SB: Which is a lot of things. There are my own personal things. I go, 'Wow. Why did I try and do that when that's not really who I was? Why am I not trying that even though people don't think that I can do that.' I mean, someone does a film and that's who you are and your job is to, no matter what people say, start from scratch, start from the beginning again and go in this direction. It really requires you to start from scratch. Like in "Crash," you had to start from scratch. I had success in this direction, and I could still have that, but I like going back here and everyone is for scale. Everyone is in the same thing again and you have to revisit and revisit the crap. Look, what do I have to complain about though? I'm healthy.
HOW IS LIFE IN TEXAS RIGHT NOW?
SB: Awesome. I just came back two days ago. It was a little rainy, kind of like this. But you know what, when they switched 'Every Word Is True' to film in Austin, I had nothing to do with that. I swear. People looked at me and went, 'What did you do to get this?' But you know what, they got a lot of stuff production wise and it looks amazing and it was so nice, again, because we shot 'Hope Floats' and the first 'Miss Congeniality' there, to roll out of bed with the dogs and just go, 'I'm getting my coffee at the Starbucks that I always get my coffee at and I'm going down the same road.' My goal each day going home was to beat the sun. If I could get home before the sun set, there's just like a great color in our neighborhood and we go, 'Oh my God,' and it's by the water. So that was my goal for the day. Life is really, my life is really good.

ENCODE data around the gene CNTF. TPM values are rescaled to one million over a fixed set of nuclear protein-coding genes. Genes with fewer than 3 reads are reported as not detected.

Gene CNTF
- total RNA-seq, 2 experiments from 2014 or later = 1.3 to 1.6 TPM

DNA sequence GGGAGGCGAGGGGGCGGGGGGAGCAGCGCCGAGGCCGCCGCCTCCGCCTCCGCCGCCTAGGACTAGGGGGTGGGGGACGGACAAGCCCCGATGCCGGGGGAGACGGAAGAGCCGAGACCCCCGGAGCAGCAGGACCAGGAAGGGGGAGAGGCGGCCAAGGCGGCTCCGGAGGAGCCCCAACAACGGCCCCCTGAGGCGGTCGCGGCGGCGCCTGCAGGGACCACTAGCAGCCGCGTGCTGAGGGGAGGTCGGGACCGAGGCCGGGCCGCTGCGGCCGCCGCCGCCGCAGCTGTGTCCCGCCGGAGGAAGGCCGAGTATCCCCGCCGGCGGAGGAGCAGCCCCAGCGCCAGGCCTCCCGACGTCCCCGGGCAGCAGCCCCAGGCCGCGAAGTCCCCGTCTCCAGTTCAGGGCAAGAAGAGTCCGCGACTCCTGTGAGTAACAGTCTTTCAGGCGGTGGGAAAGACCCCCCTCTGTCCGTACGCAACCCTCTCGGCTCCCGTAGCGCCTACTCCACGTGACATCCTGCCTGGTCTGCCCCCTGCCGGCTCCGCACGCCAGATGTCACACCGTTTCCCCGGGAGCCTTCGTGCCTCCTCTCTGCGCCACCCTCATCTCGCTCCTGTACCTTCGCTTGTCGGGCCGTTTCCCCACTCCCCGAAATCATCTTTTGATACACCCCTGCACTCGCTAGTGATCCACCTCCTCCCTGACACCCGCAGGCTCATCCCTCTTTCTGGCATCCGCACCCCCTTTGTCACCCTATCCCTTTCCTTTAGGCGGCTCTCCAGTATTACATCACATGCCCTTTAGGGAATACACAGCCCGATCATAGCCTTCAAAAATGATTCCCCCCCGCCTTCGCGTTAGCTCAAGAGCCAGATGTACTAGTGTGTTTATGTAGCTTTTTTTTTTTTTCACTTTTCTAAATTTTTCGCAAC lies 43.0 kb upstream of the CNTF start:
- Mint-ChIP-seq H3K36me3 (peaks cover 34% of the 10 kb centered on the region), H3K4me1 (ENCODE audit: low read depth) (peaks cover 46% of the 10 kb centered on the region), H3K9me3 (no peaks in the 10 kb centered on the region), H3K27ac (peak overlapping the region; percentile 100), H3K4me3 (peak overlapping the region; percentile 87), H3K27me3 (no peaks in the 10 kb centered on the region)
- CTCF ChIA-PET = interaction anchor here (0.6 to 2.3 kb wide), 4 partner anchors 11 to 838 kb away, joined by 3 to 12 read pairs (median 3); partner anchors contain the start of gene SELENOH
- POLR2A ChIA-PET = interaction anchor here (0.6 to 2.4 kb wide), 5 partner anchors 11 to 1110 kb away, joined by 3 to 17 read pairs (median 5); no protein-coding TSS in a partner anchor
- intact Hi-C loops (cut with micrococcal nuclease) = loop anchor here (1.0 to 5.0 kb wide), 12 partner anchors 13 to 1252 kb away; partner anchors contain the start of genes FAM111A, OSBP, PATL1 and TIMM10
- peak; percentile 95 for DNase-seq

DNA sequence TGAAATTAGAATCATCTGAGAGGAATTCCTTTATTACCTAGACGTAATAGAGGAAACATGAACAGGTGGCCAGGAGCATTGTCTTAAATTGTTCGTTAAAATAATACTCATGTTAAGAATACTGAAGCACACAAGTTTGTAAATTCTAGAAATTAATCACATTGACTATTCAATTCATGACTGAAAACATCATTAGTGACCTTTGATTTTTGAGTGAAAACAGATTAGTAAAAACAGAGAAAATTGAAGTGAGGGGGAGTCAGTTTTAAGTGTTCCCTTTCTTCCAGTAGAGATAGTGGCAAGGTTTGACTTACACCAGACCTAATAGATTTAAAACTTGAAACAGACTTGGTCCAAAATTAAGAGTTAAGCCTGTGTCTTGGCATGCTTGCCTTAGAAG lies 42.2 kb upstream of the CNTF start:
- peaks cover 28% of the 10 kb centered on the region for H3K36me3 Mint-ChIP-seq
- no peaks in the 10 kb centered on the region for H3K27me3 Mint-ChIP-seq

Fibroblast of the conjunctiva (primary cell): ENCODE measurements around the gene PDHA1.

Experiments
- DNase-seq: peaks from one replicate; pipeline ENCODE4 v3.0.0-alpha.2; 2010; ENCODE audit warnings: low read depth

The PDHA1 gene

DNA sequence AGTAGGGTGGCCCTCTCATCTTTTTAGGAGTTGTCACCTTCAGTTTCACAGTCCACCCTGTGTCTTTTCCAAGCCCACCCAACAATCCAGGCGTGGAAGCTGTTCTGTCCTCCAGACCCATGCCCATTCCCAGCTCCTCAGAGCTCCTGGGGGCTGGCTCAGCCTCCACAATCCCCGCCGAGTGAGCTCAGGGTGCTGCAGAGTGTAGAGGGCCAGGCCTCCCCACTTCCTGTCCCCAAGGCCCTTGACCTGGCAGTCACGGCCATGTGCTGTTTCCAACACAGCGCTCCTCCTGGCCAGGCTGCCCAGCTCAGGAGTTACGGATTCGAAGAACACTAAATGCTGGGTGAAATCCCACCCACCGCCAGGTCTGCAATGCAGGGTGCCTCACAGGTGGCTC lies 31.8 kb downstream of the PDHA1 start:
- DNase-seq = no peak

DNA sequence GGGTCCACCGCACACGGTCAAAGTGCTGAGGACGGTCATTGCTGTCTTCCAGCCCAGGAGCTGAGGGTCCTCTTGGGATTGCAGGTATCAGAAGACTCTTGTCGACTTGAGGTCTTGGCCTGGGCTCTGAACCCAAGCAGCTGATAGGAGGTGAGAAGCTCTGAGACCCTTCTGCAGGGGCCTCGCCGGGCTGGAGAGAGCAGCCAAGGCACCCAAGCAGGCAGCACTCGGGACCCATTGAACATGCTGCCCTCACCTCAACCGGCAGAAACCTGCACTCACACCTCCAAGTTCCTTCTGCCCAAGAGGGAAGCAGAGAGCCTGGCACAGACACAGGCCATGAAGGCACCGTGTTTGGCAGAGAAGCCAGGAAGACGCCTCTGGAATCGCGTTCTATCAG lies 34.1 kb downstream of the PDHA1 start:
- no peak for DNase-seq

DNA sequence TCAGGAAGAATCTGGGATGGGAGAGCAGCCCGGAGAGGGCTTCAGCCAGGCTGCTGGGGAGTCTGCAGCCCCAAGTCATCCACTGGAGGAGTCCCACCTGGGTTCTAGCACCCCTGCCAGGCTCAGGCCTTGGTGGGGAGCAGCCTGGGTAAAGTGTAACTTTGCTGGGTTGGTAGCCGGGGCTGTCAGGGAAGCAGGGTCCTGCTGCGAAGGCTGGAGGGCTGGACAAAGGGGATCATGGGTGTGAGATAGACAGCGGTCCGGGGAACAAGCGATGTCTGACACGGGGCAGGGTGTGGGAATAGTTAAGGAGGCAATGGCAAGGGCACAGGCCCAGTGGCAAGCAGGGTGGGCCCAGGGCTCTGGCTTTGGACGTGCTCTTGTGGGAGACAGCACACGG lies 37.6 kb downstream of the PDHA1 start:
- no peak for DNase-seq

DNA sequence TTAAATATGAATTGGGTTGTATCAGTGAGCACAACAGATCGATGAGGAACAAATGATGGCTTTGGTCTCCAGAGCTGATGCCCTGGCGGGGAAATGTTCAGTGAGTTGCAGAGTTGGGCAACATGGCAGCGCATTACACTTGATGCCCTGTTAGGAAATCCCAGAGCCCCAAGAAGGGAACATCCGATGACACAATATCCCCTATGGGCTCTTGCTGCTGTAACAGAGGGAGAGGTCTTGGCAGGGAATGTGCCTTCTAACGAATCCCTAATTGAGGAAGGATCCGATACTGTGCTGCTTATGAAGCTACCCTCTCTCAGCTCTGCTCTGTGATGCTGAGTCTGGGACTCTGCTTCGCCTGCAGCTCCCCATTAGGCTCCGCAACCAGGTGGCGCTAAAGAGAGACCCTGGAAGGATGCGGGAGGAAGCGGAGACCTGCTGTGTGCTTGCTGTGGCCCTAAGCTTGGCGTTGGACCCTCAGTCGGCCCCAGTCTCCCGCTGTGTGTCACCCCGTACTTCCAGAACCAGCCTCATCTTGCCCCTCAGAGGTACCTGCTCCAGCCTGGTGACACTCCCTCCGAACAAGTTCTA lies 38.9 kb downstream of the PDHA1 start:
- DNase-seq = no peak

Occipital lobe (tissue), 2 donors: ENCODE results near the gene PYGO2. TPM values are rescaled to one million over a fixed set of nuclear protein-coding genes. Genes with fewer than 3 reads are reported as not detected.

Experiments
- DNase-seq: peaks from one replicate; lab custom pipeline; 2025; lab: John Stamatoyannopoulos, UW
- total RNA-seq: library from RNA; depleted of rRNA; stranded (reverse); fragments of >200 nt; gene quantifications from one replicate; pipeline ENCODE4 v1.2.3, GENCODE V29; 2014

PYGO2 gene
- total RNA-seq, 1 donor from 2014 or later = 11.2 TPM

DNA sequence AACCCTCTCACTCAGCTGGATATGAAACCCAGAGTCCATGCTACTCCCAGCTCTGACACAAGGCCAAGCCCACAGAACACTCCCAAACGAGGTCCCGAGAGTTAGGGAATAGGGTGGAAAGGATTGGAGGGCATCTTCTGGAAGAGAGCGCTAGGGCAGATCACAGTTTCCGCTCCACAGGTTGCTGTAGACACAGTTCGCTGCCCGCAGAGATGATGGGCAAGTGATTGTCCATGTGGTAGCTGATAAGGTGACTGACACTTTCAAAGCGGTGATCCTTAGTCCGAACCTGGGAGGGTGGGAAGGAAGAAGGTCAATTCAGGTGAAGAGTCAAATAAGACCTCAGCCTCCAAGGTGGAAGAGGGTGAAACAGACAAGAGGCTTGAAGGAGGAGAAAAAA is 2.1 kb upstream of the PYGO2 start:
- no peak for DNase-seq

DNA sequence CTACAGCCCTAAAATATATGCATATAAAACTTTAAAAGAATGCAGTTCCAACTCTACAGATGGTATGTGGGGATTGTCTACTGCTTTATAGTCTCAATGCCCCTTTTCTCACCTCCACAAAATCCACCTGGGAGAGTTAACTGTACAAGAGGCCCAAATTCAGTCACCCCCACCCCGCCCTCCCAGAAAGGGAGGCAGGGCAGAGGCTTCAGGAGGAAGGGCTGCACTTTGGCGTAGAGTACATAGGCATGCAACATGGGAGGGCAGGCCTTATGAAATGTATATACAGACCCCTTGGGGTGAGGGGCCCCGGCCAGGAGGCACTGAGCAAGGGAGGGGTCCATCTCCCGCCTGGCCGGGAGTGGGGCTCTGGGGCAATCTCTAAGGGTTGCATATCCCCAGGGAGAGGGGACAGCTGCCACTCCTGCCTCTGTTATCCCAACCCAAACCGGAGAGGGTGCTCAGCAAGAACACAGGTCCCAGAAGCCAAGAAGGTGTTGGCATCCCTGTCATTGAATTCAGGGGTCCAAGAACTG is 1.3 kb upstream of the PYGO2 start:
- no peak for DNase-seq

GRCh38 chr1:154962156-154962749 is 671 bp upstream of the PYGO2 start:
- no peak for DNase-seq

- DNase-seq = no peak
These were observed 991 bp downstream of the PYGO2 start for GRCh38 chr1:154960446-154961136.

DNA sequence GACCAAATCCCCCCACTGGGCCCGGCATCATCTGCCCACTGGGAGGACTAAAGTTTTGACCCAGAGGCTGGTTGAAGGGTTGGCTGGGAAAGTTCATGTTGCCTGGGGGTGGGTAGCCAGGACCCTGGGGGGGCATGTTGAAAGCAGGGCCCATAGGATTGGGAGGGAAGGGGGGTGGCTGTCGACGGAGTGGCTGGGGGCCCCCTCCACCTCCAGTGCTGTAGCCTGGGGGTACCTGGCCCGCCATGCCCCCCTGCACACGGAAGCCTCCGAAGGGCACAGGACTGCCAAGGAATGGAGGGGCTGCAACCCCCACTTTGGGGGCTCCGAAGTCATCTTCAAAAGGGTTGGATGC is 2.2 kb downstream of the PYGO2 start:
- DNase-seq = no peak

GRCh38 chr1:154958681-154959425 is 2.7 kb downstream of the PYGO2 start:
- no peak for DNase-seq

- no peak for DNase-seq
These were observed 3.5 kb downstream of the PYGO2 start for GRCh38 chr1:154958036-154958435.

WHAT KIND OF DOG?
SB: Good question. I like to call him a Celtic Field Hound. And he's not really a breed, but he's like your hair, that great auburn red. It's like the Celts would have him out on the field and he always looks very concerned and he has this big ol triangle head. I think that his mother was white Pit, but we can't find that anywhere. He kind of looks like a red hound lab kind of. He's very concerned about the world.
WHAT'S HIS NAME?
SB: Colonel. We call him Kerny for short. We literally found him outside of Whole Foods and we were going to call him Mustard. And then there's Bob.
WHAT KIND OF DOG IS BOB?
SB: Shepherd mix.
THE LITTLE OLD LADY IN THIS WAS HILARIOUS...
SB: Ida [Flammenbaum]. I wanted Ida to be here.
HAD YOU GONE THAT DEEP INTO THE MAKEUP WORLD BEFORE?